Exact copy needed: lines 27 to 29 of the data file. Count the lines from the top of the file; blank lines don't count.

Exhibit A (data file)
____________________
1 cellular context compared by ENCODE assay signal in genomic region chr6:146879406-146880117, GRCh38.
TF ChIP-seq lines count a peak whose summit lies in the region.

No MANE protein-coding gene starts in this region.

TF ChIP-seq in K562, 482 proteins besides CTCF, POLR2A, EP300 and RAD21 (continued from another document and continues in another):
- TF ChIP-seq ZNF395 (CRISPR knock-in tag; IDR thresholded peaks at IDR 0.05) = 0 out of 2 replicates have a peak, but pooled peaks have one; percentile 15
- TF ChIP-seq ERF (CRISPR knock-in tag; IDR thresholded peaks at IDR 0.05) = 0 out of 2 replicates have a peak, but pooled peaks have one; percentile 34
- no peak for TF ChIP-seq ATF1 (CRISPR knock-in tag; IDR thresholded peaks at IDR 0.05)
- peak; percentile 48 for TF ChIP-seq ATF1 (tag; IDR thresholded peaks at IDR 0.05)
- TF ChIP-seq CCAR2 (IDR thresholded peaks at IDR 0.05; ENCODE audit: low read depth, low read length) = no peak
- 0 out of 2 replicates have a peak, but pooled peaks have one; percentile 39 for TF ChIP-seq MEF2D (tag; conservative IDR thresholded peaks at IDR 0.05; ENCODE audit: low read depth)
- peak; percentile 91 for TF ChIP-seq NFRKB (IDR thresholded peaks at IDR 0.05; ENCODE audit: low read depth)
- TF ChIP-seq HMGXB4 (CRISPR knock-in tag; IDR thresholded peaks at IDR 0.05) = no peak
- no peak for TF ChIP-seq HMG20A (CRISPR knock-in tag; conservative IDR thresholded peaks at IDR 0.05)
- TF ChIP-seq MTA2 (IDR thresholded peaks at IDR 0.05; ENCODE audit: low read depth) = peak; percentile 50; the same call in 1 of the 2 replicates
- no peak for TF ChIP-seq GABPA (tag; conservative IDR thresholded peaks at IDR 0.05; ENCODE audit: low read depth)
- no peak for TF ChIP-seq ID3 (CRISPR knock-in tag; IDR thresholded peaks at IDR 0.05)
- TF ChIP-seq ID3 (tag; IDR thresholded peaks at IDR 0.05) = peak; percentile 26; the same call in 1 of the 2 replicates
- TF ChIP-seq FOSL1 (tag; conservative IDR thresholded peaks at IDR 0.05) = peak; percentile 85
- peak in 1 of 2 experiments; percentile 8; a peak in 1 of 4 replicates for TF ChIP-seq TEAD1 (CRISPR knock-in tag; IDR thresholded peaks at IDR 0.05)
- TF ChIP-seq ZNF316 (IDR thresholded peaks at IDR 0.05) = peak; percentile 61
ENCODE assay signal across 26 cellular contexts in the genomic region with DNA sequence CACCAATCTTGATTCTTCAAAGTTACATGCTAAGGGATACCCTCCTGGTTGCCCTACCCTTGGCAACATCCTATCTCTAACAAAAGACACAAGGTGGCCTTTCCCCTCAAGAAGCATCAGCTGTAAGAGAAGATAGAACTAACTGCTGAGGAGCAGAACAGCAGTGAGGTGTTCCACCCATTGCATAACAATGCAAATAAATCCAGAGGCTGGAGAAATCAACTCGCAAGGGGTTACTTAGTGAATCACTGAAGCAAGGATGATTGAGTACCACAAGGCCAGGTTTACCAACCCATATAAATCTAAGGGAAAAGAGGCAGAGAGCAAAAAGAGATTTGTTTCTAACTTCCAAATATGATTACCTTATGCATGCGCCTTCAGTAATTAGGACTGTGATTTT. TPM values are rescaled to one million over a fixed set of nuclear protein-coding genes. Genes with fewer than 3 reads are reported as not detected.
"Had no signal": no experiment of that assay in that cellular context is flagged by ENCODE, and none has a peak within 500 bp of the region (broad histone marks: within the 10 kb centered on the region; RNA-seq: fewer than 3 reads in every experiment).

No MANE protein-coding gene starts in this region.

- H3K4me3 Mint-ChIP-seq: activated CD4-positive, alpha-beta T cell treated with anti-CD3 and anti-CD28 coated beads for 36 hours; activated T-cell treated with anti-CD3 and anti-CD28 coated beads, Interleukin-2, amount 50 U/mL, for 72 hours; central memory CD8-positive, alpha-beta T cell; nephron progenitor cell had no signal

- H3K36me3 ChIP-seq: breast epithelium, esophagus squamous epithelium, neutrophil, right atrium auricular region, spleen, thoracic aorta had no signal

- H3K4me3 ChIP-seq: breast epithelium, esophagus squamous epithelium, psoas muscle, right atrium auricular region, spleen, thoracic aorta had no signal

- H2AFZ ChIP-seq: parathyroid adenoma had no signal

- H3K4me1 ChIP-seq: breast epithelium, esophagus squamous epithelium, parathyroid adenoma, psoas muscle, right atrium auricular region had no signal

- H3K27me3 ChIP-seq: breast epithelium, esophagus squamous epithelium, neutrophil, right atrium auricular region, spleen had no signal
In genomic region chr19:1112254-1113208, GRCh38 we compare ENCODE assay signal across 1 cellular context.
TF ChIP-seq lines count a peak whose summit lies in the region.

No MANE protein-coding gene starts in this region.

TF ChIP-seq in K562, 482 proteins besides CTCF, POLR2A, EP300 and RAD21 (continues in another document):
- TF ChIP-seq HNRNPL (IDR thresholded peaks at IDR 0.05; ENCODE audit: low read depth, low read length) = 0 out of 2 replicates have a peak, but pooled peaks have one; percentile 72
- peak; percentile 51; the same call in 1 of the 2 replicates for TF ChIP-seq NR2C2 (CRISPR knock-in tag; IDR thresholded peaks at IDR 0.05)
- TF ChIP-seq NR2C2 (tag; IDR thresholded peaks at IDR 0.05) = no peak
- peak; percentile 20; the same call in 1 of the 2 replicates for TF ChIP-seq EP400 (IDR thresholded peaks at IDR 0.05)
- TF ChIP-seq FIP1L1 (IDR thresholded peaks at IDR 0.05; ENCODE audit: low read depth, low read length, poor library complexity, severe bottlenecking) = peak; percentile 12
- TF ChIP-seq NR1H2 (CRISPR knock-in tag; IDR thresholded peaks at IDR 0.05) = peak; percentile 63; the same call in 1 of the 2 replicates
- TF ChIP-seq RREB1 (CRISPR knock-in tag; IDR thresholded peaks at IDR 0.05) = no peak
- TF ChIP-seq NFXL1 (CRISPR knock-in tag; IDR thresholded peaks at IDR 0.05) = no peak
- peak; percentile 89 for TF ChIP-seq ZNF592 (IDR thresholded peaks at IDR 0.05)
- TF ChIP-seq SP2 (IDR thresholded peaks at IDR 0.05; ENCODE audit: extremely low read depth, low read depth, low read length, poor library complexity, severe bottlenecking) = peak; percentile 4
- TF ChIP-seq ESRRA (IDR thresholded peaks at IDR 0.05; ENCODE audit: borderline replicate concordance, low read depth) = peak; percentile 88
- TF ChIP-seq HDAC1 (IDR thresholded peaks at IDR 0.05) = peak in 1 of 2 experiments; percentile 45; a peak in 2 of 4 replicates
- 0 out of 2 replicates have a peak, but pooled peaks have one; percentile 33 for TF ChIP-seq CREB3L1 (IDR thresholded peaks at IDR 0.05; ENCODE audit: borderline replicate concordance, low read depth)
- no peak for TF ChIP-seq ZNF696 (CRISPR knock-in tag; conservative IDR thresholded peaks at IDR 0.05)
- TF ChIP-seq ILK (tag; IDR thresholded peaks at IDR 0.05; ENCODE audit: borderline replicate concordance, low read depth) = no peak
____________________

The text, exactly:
- H2AFZ ChIP-seq: parathyroid adenoma had no signal

- H3K4me1 ChIP-seq: breast epithelium, esophagus squamous epithelium, parathyroid adenoma, psoas muscle, right atrium auricular region had no signal

- H3K27me3 ChIP-seq: breast epithelium, esophagus squamous epithelium, neutrophil, right atrium auricular region, spleen had no signal